The opening theme is "Teardrop" by Massive Attack. (Teardrop music video on Youtube) "Teardrop" itself does have lyrics, sung by guest vocalist Elizabeth Fraser of Cocteau Twins; however, the version used in the opening credits uses only the beginning and ending sections, which are solely instrumental. Due to rights and licensing issues this music is not used for the show in South Africa, the United Kingdom, Germany, France, Switzerland (German version), Austria (German version), Belgium, Norway, Sweden, Croatia, Czech Republic, Denmark, Australia, Portugal, Spain, Ireland, Israel, Italy, Japan, New Zealand, the Netherlands, Hungary, Latin America, Greece, Hong Kong and Turkey. In those countries, a piece of music named "House" (ending theme), composed by Scott Donaldson and Richard Nolan, is used, which was written specifically for the show. With the second season, this was replaced with a similar, but modified, track. This theme tune, however, is only used in the televised broadcast. In the DVD release (Season 2) the original (American) theme is used. In Italy opening themes for season 1–2 and season 3 are switched, so that the original 'Teardrop' is used for season 3, while both Season 1 and 2 use the edited version. The parodic British television show Dead Ringers, which sometimes spoofs House, uses "Teardrop" for the spoof's opening theme. "Teardrop" is also used in the season 2 region 2 and region 4 release, replacing the House theme at the beginning of the episode.


Exterior shots of Princeton-Plainsboro Teaching Hospital actually are of Princeton University's Frist Campus Center, which is the University's student center (a disproportionate number of these shots show a UPS truck sitting in the hospital driveway, implying that several of the overhead shots of the hospital that are used in the first three seasons were actually taken on the same day). Filming does not, however, take place there.[6] It instead takes place on the FOX lot in Century City. Exterior shots of the university campus are filmed at UCLA and USC. Exterior shots of Mayfield were taken at the abandoned Greystone Park Psychiatric Hospital in Parsippany-Troy Hills, New Jersey. The hospital was opened in 1876 and closed in 2008 when another modern facility was built to replace it. Before it was closed, it was largely abandoned.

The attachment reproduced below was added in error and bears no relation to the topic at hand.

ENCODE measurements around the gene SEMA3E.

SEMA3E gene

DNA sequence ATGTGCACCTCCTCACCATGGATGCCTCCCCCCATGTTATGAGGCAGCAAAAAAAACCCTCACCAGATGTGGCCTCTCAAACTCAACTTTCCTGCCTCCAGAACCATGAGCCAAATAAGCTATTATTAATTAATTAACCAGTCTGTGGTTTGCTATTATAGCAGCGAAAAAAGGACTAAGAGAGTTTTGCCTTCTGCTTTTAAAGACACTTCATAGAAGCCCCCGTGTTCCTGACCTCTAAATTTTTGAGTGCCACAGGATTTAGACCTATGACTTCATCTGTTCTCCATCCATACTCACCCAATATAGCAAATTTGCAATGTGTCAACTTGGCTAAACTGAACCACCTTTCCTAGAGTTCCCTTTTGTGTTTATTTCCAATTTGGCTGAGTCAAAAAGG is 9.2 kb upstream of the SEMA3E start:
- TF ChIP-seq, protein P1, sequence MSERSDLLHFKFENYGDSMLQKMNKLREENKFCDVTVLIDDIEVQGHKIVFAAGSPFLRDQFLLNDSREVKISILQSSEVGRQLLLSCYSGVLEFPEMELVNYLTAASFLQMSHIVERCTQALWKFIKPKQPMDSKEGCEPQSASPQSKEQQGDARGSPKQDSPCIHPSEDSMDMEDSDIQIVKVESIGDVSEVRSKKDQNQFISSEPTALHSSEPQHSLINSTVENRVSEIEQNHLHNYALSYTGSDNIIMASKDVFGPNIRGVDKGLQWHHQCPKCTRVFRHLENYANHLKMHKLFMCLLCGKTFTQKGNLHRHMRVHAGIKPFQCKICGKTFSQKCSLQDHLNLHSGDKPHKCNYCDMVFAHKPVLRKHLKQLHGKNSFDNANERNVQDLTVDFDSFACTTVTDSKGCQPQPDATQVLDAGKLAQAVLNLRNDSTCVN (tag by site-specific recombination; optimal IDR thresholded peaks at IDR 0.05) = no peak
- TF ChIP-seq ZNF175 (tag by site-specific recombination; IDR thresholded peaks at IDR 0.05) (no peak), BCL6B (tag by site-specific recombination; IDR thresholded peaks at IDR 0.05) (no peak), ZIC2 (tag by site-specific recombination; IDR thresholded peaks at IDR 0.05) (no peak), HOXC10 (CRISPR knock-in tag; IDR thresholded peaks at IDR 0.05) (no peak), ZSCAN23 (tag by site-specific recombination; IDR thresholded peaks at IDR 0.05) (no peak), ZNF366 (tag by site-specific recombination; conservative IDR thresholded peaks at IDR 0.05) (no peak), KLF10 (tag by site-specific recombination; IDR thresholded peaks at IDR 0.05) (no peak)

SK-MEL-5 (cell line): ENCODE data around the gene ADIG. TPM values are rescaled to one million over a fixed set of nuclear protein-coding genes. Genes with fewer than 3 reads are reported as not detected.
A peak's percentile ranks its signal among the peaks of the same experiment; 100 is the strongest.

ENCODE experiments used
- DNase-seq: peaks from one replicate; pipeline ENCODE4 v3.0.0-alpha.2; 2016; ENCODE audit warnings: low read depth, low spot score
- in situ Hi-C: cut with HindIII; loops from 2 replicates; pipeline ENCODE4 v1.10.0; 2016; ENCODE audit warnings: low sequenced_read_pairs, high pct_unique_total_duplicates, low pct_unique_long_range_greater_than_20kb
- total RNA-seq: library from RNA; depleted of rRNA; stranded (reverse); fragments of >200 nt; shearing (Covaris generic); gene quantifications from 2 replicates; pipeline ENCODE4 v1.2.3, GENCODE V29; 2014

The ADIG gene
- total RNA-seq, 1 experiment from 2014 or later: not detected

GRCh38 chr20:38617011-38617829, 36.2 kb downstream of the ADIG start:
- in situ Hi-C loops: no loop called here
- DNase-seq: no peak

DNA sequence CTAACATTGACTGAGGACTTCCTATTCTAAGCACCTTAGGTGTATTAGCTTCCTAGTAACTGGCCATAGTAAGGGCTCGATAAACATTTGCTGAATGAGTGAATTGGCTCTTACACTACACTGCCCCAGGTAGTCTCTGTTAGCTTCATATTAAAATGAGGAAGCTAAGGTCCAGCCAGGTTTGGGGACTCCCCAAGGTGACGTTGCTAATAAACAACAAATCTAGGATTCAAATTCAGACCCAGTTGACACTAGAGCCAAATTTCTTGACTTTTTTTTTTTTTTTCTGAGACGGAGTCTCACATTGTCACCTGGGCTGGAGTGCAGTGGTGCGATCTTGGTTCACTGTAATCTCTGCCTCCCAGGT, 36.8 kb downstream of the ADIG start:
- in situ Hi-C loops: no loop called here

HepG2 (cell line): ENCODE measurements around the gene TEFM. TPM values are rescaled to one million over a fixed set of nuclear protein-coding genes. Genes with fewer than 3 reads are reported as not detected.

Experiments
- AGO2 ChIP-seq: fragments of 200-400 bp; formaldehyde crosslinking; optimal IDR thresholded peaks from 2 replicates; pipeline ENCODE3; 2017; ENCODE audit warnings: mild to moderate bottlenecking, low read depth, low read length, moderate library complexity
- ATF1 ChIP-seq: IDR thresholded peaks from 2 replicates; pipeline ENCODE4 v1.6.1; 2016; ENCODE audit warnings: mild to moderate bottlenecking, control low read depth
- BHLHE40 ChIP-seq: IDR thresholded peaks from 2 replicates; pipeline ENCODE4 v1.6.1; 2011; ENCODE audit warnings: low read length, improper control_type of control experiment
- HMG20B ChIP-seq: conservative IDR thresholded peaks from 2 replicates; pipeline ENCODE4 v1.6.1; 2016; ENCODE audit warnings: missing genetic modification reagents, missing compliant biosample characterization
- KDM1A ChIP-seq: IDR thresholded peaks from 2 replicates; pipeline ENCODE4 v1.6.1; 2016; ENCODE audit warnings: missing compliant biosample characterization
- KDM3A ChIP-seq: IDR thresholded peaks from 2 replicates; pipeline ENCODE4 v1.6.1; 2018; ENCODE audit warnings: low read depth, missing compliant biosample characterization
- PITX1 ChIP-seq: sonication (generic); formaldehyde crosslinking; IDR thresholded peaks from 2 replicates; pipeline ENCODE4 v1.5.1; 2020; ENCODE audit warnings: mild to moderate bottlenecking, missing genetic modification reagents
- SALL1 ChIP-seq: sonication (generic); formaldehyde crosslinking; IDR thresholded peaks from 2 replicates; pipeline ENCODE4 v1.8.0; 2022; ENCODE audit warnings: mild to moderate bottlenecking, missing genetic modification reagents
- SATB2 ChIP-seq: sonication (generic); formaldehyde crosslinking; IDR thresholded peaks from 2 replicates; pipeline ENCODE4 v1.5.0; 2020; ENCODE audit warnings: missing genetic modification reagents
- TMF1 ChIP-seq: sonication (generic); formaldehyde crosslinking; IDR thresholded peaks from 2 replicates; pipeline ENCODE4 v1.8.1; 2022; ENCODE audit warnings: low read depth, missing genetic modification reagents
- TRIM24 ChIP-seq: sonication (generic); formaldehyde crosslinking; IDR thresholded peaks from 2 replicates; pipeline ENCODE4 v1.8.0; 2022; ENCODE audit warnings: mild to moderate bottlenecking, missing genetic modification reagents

Main Characters

Main article: List of Characters

Recurring characters


Dr. Gregory House is a maverick medical genius who heads a team of young diagnosticians at the fictional Princeton-Plainsboro Teaching Hospital in New Jersey. Most episodes start with a cold open somewhere outside the hospital, showing the events leading to the onset of symptoms for that week's patient. The episode follows the team in their attempts to deduce the illness causing the patient's problems.

The team arrives at diagnoses using the Socratic Method and differential diagnosis, with House guiding the deliberations. House often discounts the information and opinions from his underlings, assuming their contributions to miss relevant unconsidered factors. The patient is usually misdiagnosed two or three times over the course of each episode, almost always including such diseases as sarcoidosis, and treated with medications appropriate to those diagnoses that cause further complications. Often the ailment cannot be easily deduced because the patient has lied about symptoms and circumstances — lied about having an affair that led to the mystery disease, about an underlying disorder that led to the mystery disease, about jobs that led to the mystery disease, and so on. As a result House frequently mutters, "Everybody lies," or proclaims during the team's deliberations, "The patient is lying." Even when not stated explicitly, this assumption guides House's decisions and diagnoses.